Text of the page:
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May we ask the big questions?

Our four biblical evangelists (Matthew, Mark, Luke and John) are artists. Each one paints Jesus the way an artist paints a model. Unfortunately, their model has died years before they start painting. However, they do have other paintings — called scrolls — from year’s past, which they copy or redact, and they have many stories that are circulating in the different communities, and so they arrive – as all artists do — with their own individual themes.

Matthew sees Jesus as the New Moses, and his portrait has Jesus going up the mountain with his new Ten Commandments. Mark paints Jesus as the Messianic Secret, performing all the traits of the Jewish Messiah but shushing up anybody who talks about him. Luke’s Jesus has him making women equal to men. And John’s portrait explodes as a picture of Yahweh himself.

But may we ask the big question? Where — beneath all this artistry—is the historical Jesus? Behind all these portraits, where is the model? Since all four paintings are entirely different images of this Galilean peasant, how can we find the original? Where is the man who inspired all this mythology and artistry? Are we allowed to ask that question?

Dr. John Morreall (pronounced: Mor-el) thinks so. He teaches religious studies at the College of William and Mary, and he just wrote an eye-opening book called “Questions for Christians.” Dr. Harvey Cox, the famous Harvard theology professor and author, reviewed John’s book and he wrote:

“Some of us were told as youngsters that asking too many questions is a bad habit, possibly even bordering on the sinful. John Morreall takes the opposite, and I think correct position, that questioning is integral to the religious life, indeed to being human.”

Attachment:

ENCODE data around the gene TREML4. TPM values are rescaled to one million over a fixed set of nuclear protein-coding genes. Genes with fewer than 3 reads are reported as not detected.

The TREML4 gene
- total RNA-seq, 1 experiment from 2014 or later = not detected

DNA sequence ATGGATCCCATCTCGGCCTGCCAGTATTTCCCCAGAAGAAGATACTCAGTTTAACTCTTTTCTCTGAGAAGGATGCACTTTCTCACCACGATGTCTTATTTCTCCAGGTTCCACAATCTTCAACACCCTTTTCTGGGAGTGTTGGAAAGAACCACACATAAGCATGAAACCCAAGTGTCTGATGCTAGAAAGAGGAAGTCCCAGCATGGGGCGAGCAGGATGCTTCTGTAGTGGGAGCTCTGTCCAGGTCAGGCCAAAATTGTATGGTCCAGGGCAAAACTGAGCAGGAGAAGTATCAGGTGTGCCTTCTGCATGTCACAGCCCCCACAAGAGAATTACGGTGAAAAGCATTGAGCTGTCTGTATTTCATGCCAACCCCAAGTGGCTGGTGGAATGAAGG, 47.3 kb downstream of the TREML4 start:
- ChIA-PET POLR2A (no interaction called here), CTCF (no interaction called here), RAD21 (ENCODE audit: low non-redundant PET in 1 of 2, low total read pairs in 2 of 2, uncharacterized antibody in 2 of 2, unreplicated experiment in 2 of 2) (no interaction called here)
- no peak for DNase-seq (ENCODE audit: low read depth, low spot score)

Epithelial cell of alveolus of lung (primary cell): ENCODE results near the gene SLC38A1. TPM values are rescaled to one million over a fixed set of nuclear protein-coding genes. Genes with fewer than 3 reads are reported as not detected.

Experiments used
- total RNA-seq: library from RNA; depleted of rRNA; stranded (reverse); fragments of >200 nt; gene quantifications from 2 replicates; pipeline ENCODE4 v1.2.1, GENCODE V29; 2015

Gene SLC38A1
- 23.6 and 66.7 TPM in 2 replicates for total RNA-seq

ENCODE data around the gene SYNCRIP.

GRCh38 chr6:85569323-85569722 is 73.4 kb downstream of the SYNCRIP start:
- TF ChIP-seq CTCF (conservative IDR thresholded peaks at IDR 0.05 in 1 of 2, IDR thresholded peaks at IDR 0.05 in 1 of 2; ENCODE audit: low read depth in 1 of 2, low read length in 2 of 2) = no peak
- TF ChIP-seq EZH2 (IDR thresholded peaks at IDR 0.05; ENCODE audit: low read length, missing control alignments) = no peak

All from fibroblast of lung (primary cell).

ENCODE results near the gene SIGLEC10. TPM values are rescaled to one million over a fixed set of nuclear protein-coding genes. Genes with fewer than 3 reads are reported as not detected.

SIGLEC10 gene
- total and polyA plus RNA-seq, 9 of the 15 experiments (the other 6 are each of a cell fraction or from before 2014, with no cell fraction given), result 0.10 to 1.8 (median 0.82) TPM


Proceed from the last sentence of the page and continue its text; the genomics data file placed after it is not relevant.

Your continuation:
And I agree. Dr. Morreall questions everything about Christianity, and he comes up with many great answers. One of his best, I think, surrounds his list of “Ten Tenets.” First, John asks the questions, then he summarizes the core teachings of Jesus. It’s a fine list and I can’t help but agree with him. But then I must ask: When did Christianity change them?

A few examples:

Love all people. But the Cardinal of New York told us during World War II to hate the Japanese because “God is on our side.”

Eat with prostitutes. But a Catholic Church refused to give Communion to a divorced Catholic and a Protestant Church fired their gay pastor.

Forgive anyone for anything. But don’t all of us good Christians feel more than justified in not forgiving Hitler?

Morreall goes on, he asks: Is the Bible historically accurate? And then he proceeds to show one historically inaccurate statement after another. He asks: Did Jesus die for our sins? And then he blows apart the atonement theory completely. When he asks for an understandable explanation of the Trinity he gets nothing but ecclesiastical babble.

Many of you will not like his treatment of war under the title: Would Jesus join the U.S. Marines? But it’s a question that must be asked and answered if we’re going to deal with Christ’s core message of pacifism.

And both Catholics and Protestants will take offense when they read his last chapter — he gives both groups a grade based on the Ten Tenets of Jesus, and both groups (except for Pope Francis) flunk.

In spite of what you may think, John Morreall is not anti-Christian. His goal, as he says in the last words of his book, is to help “reshape Christianity to be more like the Kingdom of God that was preached by Jesus.”

Dr. Bill Cummings’ blog is www.progressiveheretic.com.

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